Third 5-Minute Friday: Table

This year was the first Thanksgiving I have “hosted” with my family, and it was the first Thanksgiving that my husband and I have made the majority of the meal. I have always resisted this undertaking. When we lived – sans children – away from family for 5 years, we went out to eat or got takeout. No frills. No hoopla. No cooking. No table setup. No dishes to clean. It was glorious. This year, we are also away from family, having recently moved out of state. I was tempted to go out to eat again, but that seemed a bit wasteful from a financial perspective now that we are a family of 4. Plus, one of the appealing aspects of a holiday like this when you aren’t having guests or needing to be somewhere is having no time commitments. Making a dinner reservation would be a commitment. That didn’t appeal me.

So, this year, we ordered turkey breast from Boston Market. We ordered mashed potatoes and gravy. We bought a vegetarian turkey and gravy for my vegetarian daughter. But then we made a bunch of dishes. Roasted Brussels sprouts and butternut squash with cranberries and pecans. Mashed garlic sweet potatoes. Quinoa-broccoli casserole. Cauliflower sauce. Vegetarian stuffing. Carrots. And maybe another dish or two that I am forgetting. Timing the cooking of everything so that it was all warm at once was a challenge, but we did it all without losing our heads or our cool.

And then I realized that this is why I have been resisting ever taking on hosting a meal of this magnitude: the stress I have come to associate with it. Holiday gatherings do not conjure up warm and fuzzy memories for me, for the most part; they were stressful endeavors resulting from what I now think was a quest for perfection. The table had to look just right. The house had to be a professional level of clean. The food’s presentation had to be just so. And the perfectionist in me opted out…until this year.

Second 5-Minute Friday: Dwell

What a lovely thought expressed in the reading for day – “In peace I will lie down and sleep, for you alone, Lord, make me dwell in safety.” – Psalm 4:8. I find myself turning more and more toward faith in times like today, with all of the terrible headlines and turmoil the world over. I choose not to live in fear, though, because what kind of life is that? I believe the option not to live in fear is one I am privileged to choose living in the U.S., and it is a privilege I do not take lightly. Especially during this time of year, when we have just celebrated Veteran’s Day and will give thanks next week, it is a time of gratitude and reflection for not just our immediate blessings, but the larger blessings that allow us to enjoy the smaller comforts.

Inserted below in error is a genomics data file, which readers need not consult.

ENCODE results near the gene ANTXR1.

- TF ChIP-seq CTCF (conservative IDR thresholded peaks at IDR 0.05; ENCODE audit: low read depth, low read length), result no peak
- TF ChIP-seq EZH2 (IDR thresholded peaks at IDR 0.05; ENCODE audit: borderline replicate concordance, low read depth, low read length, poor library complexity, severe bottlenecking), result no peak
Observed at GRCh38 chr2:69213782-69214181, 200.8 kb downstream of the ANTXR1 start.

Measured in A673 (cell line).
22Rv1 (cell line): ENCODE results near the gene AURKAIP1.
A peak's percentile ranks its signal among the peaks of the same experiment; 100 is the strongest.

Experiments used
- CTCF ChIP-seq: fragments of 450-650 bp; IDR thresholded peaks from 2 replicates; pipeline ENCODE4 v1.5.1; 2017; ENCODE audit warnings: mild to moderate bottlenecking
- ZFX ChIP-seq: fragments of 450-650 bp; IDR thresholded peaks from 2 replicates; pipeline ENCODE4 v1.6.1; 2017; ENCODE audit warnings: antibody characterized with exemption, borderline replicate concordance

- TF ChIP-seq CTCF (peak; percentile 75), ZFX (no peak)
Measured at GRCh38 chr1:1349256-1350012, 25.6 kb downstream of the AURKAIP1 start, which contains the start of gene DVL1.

Where I choose to dwell is in faith that everything is occurring according to a master plan; that we are all connected; that we need to respond to current events not with fear and hatred and kneejerk reactions, but with faith and love for humanity and the larger universe we all share. Dwelling in possibility, in hope, in love, and in faith is a much better place to live than in fear.

First 5-Minute Friday: Weariness

“Let us not grow weary…”

What makes us weary? I believe it is the desire and “need” to be what society wants us to be, rather than who we were meant to be at our core. I notice that I am never weary when I am living as my authentic self – and this means saying “no” when that decision seems best for me, my family, our well-being. It means creating something, whether a drawing, a repurposed home item, a sentence. It means taking care of myself physically and carving out the time I need – but often feel I don’t have – to exercise, get as much sleep as possible (always a constant battle) and, ideally, eat healthy (but still be able to eat my nightly dish of ice cream – another pleasure that keeps me from growing weary). What makes us weary is the exhaustion of having to wear the masks we feel we must – the one of the perfect mother, the perfect neighbor, the perfect spouse, the ideal coworker. What also makes us weary is the race to keep up with the Joneses – the pull to get more, do more, have more…and then make sure that “more” is bigger, better, faster, etc.  I think a lot of us would breathe a collective sigh of relief if we freed ourselves from these pressures – external for sure, but ultimately internalized. We need to acknowledge the people and responsibilities in our lives that make us weary and look at what we can do to grapple with that. We need to surround ourselves with the people and responsibilities in our lives that help recharge us so that we can face the inevitable weariness with more strength.